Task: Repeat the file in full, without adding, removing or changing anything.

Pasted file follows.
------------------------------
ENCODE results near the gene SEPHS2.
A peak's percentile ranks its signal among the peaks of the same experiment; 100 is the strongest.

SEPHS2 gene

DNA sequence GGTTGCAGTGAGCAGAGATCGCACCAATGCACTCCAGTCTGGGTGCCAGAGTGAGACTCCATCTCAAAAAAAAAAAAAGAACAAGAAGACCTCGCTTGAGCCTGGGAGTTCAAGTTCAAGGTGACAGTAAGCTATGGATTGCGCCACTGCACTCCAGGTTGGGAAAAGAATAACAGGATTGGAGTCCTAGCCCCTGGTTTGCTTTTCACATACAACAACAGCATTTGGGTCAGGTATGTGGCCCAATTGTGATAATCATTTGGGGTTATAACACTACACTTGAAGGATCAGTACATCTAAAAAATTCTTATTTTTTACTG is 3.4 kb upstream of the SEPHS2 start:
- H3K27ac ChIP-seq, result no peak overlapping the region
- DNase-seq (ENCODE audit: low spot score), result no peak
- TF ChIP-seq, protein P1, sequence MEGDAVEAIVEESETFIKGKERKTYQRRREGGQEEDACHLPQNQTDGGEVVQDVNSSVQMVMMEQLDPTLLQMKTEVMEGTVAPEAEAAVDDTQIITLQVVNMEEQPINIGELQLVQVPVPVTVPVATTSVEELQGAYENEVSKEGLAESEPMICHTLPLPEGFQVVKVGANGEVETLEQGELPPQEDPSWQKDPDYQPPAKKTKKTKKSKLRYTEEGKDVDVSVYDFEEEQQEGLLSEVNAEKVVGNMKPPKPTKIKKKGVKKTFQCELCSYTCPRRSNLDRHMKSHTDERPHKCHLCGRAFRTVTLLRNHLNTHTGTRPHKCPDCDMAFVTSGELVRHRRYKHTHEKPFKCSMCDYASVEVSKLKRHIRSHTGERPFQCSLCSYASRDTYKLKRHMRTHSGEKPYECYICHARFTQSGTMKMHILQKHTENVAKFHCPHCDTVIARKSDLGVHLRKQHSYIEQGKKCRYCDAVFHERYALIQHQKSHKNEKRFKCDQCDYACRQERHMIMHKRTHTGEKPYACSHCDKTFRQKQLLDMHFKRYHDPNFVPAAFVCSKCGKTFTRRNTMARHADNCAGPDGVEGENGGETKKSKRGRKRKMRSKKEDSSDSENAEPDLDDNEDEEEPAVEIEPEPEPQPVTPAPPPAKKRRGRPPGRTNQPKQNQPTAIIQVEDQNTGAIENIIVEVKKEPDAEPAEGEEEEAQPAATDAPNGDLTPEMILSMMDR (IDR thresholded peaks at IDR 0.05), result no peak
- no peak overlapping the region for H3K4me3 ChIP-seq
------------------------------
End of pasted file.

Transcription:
ENCODE results near the gene SEPHS2.
A peak's percentile ranks its signal among the peaks of the same experiment; 100 is the strongest.

SEPHS2 gene

DNA sequence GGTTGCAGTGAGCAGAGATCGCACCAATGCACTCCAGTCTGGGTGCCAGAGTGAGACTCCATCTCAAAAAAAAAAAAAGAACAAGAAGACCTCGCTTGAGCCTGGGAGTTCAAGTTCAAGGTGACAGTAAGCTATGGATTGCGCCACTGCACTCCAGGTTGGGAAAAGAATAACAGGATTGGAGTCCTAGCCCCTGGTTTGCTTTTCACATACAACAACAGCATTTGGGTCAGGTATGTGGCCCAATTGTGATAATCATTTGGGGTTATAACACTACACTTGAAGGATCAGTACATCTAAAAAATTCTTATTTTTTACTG is 3.4 kb upstream of the SEPHS2 start:
- H3K27ac ChIP-seq, result no peak overlapping the region
- DNase-seq (ENCODE audit: low spot score), result no peak
- TF ChIP-seq, protein P1, sequence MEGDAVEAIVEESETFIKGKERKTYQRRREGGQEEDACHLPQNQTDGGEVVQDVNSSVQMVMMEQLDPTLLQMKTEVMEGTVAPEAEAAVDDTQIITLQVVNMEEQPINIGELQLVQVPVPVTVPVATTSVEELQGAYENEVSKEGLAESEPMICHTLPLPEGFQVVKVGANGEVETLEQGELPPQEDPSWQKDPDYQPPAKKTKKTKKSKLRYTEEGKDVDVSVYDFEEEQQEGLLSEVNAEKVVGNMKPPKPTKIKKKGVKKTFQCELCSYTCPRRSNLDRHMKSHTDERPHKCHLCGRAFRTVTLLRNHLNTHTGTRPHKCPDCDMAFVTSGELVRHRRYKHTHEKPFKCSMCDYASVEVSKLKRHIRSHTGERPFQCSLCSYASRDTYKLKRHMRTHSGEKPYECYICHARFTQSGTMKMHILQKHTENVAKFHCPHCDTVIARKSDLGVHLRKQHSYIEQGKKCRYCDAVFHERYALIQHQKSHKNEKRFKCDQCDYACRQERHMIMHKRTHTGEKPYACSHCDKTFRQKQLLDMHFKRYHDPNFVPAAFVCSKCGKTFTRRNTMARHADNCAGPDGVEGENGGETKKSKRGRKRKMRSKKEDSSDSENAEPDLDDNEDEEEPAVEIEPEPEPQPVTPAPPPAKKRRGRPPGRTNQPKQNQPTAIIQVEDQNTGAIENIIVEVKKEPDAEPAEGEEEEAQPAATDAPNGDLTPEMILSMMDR (IDR thresholded peaks at IDR 0.05), result no peak
- no peak overlapping the region for H3K4me3 ChIP-seq